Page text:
Bord na Mona (BNM) expects to decrease its peat-related employment by up to 50% over the next 12 years, acting managing director Michael Barry has warned.
The semi-state company, which remains fully committed to its target of ceasing to use peat to produce electricity by 2030, said the bulk of the job losses will be in the midlands region.
Currently, the average age of BNM peat workers is 56-57 years. As such, the company hopes natural retirements will play a significant role in the labour reduction.
Speaking to AgriLand at BNM headquarters in Newbridge, Co. Kildare, Barry said job losses will be inevitable as the company aims to ensure that 96% of the power it generates by 2030 will be from renewables.
“In terms of the peat side, we could see a 50% reduction, maybe more, by 2030 in employment.
However, it is very important to emphasise that it is our attempt to largely deal with that through natural attrition.
“There are some newer younger people; but we believe there will continue to be jobs up to 2030 as we develop the biomass side of the business, giving rise to new jobs.
“People will be re-deployed into other areas such as processing or chipping logs; there will be various jobs associated with handling the biomass,” he said.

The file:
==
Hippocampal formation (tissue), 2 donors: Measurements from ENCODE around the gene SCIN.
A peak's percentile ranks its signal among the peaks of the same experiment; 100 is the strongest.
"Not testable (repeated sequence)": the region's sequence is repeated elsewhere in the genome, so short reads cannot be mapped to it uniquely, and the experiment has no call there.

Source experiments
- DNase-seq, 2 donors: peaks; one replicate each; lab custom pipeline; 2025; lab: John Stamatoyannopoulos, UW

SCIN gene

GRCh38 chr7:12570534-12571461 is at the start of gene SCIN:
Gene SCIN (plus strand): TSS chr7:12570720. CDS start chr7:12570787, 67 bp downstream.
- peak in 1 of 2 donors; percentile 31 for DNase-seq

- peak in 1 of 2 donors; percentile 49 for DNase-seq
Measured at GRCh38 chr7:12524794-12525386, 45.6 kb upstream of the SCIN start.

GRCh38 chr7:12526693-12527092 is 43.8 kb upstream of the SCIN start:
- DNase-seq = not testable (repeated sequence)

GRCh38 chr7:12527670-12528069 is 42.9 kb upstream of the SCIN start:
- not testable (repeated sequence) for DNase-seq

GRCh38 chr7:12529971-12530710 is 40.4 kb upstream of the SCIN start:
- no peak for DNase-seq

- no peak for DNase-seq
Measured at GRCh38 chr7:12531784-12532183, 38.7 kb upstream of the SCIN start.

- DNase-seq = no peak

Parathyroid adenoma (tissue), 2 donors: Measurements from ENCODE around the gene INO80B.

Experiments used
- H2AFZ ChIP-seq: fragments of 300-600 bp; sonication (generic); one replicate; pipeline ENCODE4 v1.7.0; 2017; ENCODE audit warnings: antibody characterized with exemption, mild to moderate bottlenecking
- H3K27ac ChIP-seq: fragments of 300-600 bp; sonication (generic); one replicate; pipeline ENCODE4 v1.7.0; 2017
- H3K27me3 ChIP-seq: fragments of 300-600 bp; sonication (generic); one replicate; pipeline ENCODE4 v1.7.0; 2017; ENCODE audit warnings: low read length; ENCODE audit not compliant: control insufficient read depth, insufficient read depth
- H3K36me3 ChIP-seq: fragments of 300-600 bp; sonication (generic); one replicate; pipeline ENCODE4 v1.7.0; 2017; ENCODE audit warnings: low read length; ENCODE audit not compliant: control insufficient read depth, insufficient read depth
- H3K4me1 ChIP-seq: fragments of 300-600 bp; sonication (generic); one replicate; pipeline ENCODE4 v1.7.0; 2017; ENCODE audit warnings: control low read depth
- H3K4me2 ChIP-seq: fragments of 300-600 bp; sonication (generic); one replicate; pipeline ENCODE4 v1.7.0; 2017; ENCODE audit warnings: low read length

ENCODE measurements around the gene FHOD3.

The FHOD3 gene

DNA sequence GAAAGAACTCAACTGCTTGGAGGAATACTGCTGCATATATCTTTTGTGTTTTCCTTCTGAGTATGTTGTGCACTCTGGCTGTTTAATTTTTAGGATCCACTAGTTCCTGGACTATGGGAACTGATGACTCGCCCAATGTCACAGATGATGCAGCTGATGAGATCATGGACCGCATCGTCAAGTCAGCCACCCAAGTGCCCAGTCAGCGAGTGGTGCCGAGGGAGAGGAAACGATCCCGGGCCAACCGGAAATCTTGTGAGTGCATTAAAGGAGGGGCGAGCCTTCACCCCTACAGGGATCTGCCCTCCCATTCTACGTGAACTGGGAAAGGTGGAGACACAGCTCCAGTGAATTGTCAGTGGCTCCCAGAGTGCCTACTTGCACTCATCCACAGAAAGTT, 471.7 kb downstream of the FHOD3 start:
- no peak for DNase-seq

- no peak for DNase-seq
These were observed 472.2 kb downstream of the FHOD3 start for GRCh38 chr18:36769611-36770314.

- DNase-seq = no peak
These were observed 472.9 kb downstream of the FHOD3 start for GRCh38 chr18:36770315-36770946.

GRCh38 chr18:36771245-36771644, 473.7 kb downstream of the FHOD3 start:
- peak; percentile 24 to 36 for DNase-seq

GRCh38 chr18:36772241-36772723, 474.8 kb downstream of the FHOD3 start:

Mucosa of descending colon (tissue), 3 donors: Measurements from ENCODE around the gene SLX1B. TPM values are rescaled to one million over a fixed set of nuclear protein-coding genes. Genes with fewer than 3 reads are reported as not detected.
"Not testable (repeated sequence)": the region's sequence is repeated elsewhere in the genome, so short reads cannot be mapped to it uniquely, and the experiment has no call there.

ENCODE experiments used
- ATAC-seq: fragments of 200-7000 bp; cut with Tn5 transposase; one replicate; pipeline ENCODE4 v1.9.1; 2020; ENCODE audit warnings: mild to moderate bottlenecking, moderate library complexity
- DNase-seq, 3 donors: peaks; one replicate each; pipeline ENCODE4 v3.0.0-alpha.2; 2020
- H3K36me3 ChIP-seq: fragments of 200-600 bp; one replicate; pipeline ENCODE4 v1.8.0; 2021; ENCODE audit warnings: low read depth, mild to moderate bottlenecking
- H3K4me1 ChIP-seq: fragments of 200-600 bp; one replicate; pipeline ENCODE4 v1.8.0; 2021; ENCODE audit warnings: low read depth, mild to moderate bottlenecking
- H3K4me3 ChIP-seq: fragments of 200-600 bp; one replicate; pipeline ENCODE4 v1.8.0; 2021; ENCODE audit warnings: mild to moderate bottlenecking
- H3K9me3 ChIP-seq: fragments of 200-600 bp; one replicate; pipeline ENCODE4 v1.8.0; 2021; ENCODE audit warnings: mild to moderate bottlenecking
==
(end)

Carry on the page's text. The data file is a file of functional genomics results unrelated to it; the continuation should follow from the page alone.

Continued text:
As it stands, about 125,000ac of bogs – around 60% of BNM’s total land bank – is used to provide peat as fuel for three power stations.
By 2030, biomass fuel will have completely replaced peat supplied to BNM’s power plant at Edenderry, Co. Offaly, and also at the two ESB peat-using plants – Lanesborough, Co. Longford and Shannonbridge, Co. Offaly.
Transformation of harvested bogs
After more than eight decades of peat production, Barry said the company’s business model is very much in a state of “transition and transformation” in order to put it on a level footing ahead of the expiration of the public service obligation (PSO) levy on the two ESB plants in 2019.
As for the future of the harvested boglands – which are ultimately a state asset – Barry said the land will be rehabilitated, allowing the flora, fauna and birdlife to re-establish.
“We have demonstrated in a number of areas how successfully this can be done, so a lot of the land will just go back into natural state.
There are certain pieces of land where, depending on strategic location, there may be suitability for wind farms, solar projects and indeed other industrial developments such as industrial estates and distribution centres near the M7.
“A lot of our land is closer to water than land, so it has limited use for conventional purposes. Apart from the environmental aspects it wouldn’t make sense to turn it into agriculture use,” said Barry, who has been acting managing director since last October.